Between giggles and sighs of recognition I whisper to Kate: “I am a complete idiot (or words to that effect)… when I heard you say Robert Downey Jr and Part 3 my mind jumped to the series I know and I didn’t register another thing about it.  I’ve never seen Iron Man before. I thought we were coming to Sherlock Holmes and have been expecting Jude Law.”

Kate says she was surprised I’d been so keen to see a boy’s movie, when it hadn’t been what she’d have expected me to like… adding “that’s why you were talking about Tower Bridge and bustles…”.  Too funny.

This gave us both quite a laugh, of course, and as it turns out crossed wires are sometimes advantageous – a ‘don’t have to think’ movie exactly what the Dr ordered and I thoroughly enjoyed Iron Man 3.

(I only hope my concentration in the final exam last Friday was significantly more refined; for I have to wait some weeks to receive the results.)

Then today I jumped online to check out the stats for my blogs.  Being busy I hadn’t looked for a couple of weeks, so was interested to find lots of readers from new countries on   “Very nice” I thought.  “Though how did people in Pakistan, Argentina, Brazil, Hungary, India and Romania find me all of a sudden?”   Readership had also gone up noticeably in Russia and Sweden.   

I was about to put it down to random luck and log off, when I saw traffic had been coming via something called ‘top blog stories’.   “How lovely… someone must have recommended or ‘liked’ my blog on another site”.  I felt chuffed.  So of course I clicked on the link to find out what they’d said about my writing.  Well, talk about crossed- wires… I found myself on a porn site. 

It wasn’t overly explicit but it was definitely dodgy.  “How the hell did that happen?”  I wondered.  So I exited and typed the URL again, checking to see if I’d made a mistake.  Sure enough, I found myself on another porn site.  Or at least the opening page had different images.

“What the &*^#?  What does it mean?”  

Suddenly fears about my blog or, worse, my laptop, being hacked… sent me scurrying quickly away.  I’ll have to seek answers from someone with superior IT knowledge, and until then leave it well alone.

Meanwhile it’s ironic my last post on ‘There’s Always a Story’ called Holiday of Obligation talked about Jesus.  For if people from those countries confused  with another site then they too got more than they bargained for!

So maybe I’ll have the last laugh.  Time will tell.  I’m amused anyway about crossed wires and pondering the many scenarios (and movie scripts) which have and could be constructed around such confusion.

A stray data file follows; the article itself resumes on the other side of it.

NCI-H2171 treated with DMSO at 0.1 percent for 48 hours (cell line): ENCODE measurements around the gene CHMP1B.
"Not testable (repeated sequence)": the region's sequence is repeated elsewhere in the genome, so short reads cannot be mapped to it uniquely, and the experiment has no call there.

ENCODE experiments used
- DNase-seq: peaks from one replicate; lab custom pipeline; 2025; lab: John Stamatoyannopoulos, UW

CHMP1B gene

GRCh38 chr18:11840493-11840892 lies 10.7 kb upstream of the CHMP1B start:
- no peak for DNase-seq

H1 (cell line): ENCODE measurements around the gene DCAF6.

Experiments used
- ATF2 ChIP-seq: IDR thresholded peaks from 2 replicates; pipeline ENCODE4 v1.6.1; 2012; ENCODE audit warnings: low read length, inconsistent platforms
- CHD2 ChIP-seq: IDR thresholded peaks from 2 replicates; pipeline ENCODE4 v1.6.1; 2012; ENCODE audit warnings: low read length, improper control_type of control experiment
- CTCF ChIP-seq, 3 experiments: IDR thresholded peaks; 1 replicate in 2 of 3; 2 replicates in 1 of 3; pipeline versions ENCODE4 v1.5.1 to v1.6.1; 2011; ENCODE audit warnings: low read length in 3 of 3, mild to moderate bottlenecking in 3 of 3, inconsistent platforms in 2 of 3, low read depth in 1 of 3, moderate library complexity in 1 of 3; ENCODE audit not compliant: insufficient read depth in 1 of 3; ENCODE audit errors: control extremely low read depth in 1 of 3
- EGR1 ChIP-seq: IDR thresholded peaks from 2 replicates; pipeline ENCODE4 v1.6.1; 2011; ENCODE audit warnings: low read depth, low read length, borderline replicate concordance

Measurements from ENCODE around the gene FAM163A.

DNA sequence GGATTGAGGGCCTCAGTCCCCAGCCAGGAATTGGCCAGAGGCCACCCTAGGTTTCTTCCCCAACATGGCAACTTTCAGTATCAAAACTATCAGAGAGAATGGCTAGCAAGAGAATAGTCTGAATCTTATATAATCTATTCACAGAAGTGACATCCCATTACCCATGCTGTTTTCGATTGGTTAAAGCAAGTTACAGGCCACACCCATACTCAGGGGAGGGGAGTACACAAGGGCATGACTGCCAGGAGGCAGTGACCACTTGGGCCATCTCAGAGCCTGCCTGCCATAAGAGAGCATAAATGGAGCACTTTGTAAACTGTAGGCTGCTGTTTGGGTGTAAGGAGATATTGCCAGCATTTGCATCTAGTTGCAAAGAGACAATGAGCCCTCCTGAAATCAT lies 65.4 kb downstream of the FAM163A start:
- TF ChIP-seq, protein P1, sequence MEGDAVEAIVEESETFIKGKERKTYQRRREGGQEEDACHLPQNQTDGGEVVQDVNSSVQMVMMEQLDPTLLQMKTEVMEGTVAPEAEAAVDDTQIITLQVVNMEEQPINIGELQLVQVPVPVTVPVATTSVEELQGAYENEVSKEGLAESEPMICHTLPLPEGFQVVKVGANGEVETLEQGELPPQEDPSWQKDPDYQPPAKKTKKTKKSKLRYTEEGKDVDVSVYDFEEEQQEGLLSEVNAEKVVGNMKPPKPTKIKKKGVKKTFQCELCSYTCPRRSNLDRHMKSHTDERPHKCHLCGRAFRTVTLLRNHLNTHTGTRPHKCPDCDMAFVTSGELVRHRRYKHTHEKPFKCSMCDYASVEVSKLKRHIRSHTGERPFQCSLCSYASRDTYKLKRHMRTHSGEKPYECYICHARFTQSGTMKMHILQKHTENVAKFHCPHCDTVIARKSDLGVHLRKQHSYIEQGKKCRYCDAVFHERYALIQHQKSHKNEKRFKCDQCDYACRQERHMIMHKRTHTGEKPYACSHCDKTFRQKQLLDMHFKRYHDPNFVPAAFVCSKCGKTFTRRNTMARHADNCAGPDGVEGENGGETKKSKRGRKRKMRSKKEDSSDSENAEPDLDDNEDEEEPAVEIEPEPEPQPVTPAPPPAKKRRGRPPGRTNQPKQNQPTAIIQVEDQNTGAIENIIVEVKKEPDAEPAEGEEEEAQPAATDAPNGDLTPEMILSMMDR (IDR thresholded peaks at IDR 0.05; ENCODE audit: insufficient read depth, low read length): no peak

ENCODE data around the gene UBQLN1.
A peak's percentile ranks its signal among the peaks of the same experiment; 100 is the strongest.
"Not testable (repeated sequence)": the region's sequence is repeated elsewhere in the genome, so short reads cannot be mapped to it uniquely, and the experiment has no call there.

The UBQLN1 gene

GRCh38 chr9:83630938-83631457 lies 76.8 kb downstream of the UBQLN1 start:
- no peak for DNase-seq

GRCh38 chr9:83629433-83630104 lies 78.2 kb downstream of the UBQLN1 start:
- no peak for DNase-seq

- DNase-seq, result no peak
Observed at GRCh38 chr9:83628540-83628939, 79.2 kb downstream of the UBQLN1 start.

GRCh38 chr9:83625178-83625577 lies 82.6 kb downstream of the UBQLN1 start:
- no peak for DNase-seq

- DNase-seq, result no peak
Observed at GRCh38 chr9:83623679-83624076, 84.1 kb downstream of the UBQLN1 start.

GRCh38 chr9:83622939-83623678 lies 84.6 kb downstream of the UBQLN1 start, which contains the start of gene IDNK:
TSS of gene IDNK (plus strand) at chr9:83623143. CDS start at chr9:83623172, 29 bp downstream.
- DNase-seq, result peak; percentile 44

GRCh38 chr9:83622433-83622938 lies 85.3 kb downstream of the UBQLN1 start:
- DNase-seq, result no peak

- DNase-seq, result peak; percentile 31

All it takes to start is a radish.



Thursday 9 May 2013

Holiday of Obligation

It would seem I’m a hopeless evangelist. 

“Just as well” you might say.  Yet God (or the Bible) did tell us not to hide our light under a bushel.  I think, however, that I grew up believing ‘light’ equated with ‘talent’… so I’ve done my best to stand in a spotlight. 

Seriously, though, I had to laugh yesterday when one of my closest friends said “Mullins, what’s a Holiday of Obligation?”   I’d been referring to the Feast of the Ascension… you know, when Our Lord went back to Heaven…  and falling on May 9th in 2013 it also happens to be my sister Alison’s birthday.  No doubt revealing the depth of my Irish heritage, I had said to my friend, Hayley, something like “I can’t come out drinking tomorrow until after Mass because it’s a Holy Day of Obligation”.  Actually I’m not sure if, strictly speaking, it is anymore as they keep changing the rules, but it seems an important day to go to church – celebrating Jesus and His job well done and all that.

Now apart from “what’s a Holiday of Obligation” giving me good reason to laugh, it got me thinking.  Is that perhaps what the church actually means?  Are we supposed to stop and have a holiday from our cares and woes and concentrate on more uplifting things?  Well, you can say what you like about Italian politics (there’s a lot to say) and the Vatican (ditto) but it’s hard to find a country with as many lovely, unexpected holidays as there are in Italy.  In the UK we hang out for the May Day holiday for six months of a long winter.  There is another public holiday coming up soon but then it’s ages before we get another.  It’s all work, work, work, for those in employment – the Goldilocks balance of “just right”… as in “just enough work”… hard to find.